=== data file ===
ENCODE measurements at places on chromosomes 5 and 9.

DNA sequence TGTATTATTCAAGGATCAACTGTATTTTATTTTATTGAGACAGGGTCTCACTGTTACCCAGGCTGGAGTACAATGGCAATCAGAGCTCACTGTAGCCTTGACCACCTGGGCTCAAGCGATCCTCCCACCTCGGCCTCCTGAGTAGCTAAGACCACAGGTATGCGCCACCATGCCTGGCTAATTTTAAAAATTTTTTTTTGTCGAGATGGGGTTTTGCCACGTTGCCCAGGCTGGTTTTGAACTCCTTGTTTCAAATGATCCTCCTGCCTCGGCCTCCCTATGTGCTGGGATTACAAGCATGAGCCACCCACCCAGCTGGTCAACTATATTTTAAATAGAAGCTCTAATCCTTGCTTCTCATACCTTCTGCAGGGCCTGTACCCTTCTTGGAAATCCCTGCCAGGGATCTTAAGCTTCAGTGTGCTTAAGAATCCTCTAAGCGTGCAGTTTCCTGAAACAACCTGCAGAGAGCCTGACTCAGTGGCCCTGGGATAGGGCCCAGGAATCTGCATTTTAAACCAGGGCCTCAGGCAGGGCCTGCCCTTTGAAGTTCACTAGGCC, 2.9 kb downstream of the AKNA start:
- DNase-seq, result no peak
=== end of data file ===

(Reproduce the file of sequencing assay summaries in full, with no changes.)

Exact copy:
ENCODE measurements at places on chromosomes 5 and 9.

DNA sequence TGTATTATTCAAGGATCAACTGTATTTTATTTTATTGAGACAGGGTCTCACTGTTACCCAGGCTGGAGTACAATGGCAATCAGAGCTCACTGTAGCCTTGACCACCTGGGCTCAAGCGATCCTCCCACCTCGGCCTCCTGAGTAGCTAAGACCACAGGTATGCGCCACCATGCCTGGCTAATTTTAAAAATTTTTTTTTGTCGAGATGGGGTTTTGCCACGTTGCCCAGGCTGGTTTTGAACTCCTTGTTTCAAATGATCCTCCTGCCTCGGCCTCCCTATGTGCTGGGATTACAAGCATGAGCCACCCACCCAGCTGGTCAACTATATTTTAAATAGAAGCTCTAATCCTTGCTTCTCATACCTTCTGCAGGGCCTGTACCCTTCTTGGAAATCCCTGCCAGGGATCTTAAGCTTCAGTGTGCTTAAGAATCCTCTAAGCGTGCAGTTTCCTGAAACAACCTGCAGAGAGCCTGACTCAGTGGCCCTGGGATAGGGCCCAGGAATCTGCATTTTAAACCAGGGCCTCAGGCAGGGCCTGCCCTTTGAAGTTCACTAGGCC, 2.9 kb downstream of the AKNA start:
- DNase-seq, result no peak